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Publication numberUS7922864 B2
Publication typeGrant
Application numberUS 11/943,065
Publication dateApr 12, 2011
Filing dateNov 20, 2007
Priority dateNov 20, 2007
Also published asCA2706255A1, EP2262921A1, US20090126632, WO2009067284A1
Publication number11943065, 943065, US 7922864 B2, US 7922864B2, US-B2-7922864, US7922864 B2, US7922864B2
InventorsJames S. Harroun
Original AssigneeOptisolar, Inc.
Export CitationBiBTeX, EndNote, RefMan
External Links: USPTO, USPTO Assignment, Espacenet
Quick-change precursor manifold for large-area CVD and PECVD
US 7922864 B2
Abstract
A tube-array showerhead for CVD or PECVD on large substrates delivers precursors to a process chamber via an array of tubes drilled with precision holes. The tubes rapidly become contaminated with use and must be changed frequently to maintain process quality. An improved manifold for a tube-array showerhead, intended for processes with a low pressure differential between the tubes and process chamber, includes holding-stubs to hold each tube by its ends outside the manifold block. At least one holding-stub for each tube is spring-loaded along the direction of the tube's operating axis. Contaminated tubes can be removed, and clean tubes installed, without disassembling the manifolds or disturbing any high-pressure-differential seals to the ambient atmosphere or precursor supplies. This invention reduces production costs by decreasing chamber down-time and reducing the risk of creating leaks when tubes are changed.
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Claims(11)
1. A tube-array showerhead, comprising:
two precursor plena, each having at least one plenum inlet for receiving precursors to be distributed,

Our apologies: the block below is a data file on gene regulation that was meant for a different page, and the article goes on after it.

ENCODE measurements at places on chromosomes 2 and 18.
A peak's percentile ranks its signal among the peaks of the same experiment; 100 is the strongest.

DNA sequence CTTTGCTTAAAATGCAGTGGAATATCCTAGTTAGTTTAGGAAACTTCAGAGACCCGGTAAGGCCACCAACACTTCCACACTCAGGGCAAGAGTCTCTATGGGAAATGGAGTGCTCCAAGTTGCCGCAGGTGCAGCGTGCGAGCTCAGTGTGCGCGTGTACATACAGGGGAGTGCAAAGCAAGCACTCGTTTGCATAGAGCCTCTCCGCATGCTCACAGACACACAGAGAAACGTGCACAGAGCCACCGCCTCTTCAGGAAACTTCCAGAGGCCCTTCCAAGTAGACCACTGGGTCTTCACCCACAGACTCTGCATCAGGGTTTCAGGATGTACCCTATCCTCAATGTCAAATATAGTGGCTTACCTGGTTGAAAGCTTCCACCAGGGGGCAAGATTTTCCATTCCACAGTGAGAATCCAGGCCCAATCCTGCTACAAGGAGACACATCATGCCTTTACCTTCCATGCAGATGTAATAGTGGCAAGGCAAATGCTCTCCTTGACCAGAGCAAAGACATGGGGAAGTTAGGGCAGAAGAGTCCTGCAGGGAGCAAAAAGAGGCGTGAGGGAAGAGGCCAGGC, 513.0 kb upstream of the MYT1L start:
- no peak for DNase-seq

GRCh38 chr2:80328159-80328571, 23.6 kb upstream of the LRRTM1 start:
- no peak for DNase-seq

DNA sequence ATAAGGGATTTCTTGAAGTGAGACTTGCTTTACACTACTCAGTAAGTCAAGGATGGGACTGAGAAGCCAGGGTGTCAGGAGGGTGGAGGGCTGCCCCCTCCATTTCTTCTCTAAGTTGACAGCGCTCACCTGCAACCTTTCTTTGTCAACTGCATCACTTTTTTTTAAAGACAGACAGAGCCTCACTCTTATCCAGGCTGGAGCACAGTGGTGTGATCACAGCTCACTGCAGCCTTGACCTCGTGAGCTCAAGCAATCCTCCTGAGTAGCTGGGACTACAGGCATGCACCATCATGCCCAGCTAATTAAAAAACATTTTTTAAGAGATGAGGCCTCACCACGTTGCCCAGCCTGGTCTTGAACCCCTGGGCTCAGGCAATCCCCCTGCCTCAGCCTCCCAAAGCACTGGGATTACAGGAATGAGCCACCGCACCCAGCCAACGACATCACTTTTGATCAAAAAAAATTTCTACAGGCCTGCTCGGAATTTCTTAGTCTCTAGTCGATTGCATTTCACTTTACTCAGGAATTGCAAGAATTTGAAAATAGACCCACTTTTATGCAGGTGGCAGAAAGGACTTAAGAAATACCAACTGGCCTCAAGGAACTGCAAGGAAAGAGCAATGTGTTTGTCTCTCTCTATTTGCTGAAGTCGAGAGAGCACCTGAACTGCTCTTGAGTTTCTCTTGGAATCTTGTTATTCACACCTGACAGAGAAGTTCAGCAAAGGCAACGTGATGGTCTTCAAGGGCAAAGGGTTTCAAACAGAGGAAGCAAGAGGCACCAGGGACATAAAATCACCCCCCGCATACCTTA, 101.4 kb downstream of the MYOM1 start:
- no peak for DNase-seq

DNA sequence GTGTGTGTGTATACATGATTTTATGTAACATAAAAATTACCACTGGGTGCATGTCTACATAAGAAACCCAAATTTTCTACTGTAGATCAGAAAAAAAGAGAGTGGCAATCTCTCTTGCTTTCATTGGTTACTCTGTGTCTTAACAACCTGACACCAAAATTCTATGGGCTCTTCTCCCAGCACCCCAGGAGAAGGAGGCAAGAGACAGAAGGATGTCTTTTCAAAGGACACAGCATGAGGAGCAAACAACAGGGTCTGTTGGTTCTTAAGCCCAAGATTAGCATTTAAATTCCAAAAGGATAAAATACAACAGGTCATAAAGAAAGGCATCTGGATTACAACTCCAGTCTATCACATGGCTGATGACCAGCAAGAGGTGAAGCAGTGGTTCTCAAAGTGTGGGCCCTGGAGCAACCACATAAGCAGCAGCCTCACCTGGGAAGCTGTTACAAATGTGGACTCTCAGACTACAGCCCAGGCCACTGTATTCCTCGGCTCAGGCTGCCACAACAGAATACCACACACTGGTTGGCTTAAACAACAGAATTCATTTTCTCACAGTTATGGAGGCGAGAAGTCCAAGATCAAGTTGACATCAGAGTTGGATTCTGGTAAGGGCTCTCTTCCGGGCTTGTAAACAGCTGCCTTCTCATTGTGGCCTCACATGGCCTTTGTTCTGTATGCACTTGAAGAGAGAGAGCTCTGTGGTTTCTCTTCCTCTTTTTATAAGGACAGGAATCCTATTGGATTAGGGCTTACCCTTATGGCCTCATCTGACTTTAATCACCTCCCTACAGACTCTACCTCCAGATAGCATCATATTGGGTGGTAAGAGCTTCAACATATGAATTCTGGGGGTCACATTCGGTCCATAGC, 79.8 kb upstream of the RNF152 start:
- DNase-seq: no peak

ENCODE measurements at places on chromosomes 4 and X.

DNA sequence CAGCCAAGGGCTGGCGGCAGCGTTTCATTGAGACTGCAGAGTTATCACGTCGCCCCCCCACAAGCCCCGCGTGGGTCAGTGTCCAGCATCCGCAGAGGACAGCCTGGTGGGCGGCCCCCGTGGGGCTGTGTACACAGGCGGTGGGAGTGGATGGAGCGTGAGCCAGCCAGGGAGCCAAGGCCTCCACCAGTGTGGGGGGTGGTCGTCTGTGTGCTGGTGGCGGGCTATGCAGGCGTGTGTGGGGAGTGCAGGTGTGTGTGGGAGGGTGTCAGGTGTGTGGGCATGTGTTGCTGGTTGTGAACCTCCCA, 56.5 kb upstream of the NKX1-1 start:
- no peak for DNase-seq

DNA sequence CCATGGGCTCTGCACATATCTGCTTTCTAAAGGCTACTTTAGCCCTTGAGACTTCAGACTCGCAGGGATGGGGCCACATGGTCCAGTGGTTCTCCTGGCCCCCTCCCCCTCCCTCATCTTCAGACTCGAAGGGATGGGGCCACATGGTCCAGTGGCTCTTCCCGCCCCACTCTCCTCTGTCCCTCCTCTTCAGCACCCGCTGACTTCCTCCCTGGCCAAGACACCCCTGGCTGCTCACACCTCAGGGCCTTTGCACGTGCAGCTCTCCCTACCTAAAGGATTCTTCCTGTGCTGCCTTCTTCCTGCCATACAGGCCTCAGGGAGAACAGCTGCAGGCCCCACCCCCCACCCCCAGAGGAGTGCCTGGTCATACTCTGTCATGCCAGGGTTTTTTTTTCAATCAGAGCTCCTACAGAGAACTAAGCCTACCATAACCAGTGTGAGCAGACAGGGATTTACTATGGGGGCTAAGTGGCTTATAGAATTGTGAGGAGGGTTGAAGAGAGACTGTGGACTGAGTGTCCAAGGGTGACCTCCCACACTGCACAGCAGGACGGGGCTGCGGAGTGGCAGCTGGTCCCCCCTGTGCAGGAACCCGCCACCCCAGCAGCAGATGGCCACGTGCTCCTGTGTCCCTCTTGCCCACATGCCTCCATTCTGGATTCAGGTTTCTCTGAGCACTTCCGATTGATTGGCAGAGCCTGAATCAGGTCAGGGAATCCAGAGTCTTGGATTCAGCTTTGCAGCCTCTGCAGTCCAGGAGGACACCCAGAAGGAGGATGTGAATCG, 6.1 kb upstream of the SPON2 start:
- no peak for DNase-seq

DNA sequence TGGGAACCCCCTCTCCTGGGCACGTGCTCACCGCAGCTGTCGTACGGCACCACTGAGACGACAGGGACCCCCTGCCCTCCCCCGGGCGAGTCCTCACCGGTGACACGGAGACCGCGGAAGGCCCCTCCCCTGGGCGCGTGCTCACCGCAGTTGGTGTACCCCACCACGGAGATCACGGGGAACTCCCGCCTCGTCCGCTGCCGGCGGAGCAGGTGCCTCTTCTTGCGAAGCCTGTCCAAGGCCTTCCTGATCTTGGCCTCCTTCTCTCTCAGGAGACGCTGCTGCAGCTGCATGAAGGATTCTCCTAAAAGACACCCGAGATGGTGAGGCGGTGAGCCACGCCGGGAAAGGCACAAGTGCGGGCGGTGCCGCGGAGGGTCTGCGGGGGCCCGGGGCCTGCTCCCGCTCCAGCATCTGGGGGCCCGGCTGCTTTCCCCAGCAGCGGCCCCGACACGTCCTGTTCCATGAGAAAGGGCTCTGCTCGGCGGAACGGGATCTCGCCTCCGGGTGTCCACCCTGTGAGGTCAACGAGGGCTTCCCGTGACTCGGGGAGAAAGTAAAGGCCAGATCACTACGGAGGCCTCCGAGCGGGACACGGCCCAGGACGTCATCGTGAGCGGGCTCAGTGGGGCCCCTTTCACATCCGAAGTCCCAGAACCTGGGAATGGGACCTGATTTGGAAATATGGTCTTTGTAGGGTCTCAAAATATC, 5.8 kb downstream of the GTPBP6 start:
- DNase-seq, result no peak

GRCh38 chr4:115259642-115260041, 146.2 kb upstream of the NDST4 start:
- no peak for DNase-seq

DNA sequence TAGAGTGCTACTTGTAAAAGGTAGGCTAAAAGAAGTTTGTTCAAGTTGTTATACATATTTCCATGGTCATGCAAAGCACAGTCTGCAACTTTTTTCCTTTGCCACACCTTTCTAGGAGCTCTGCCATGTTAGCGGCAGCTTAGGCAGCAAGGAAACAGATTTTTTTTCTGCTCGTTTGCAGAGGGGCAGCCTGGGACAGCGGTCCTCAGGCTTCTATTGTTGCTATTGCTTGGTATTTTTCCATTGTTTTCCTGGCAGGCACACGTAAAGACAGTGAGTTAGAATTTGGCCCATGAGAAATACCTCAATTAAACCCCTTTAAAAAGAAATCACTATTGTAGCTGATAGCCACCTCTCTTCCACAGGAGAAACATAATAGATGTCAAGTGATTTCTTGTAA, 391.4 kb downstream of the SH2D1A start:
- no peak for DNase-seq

two manifold blocks, attached to the precursor plena and each having at least one precursor inlet for receiving precursors from the attached plenum,
at least one pair of tube seals, where one of the seals in each pair is inserted in each manifold block to seal the precursor inlet,
at least one compressible spring attached to at least one of the manifold blocks opposite the tube seal,
at least one pair of holding-stubs, where
one of the holding-stubs in each pair is sealed into each of the manifold blocks by the tube seal inserted in the manifold block, and
at least one of the holding-stubs is spring-loaded by the compressible spring;
at least one hollow tube,
held at each end by one of the holding-stubs,
compressed along its longitudinal axis by the compression spring, and
having at least one lateral hole to distribute the received precursors,
at least one electrical source capable of generating an electric field to excite precursors into a plasma,
at least one electrical connection to the electrical source through at least one of the manifold blocks, and
at least one electrical insulator configured and positioned to insulate the electrical connection from the manifold block and from any other nearby electrical connections,
where at least one of the electrical connections connects the electrical source to at least one of the holding-stubs, and
each of the connected holding-stubs has a conductive portion that conducts electricity from the holding-stub to the hollow tube held by the holding-stub.
2. The showerhead of claim 1, where at least one of the holding-stubs for each of the hollow tubes further comprises:
a narrow snout that compresses the compression spring when a tube is installed, and
a shoulder that mates with a mating surface sealed to the manifold block when the compression spring is compressed.
3. The showerhead of claim 2, where at least one of the holding-stubs and at least one end of at least one of the tubes are capable of mating by contact between a concave conical surface and a convex spherical surface.
4. The showerhead of claim 1, where at least one of the electrical connections connects the electrical source to at least one of the hollow tubes.
5. The showerhead of claim 1, where at least one of the holding-stubs for each of the hollow tubes further comprises:
a narrow snout that compresses the compression spring when a tube is installed, and
a shoulder that mates with a mating surface sealed to the manifold block when the compression spring is compressed.
6. The showerhead of claim 5, where at least one of the holding-stubs and at least one end of at least one of the tubes are capable of mating by contact between a concave conical surface and a convex spherical surface.
7. The showerhead of claim 1, where the electrical insulator is also configured to mechanically and thermally insulate the holding-stub, and prevent unwanted buildup of deposits on the holding-stub.
8. The showerhead of claim 7, where the electrical insulator further comprises at least part of the seal.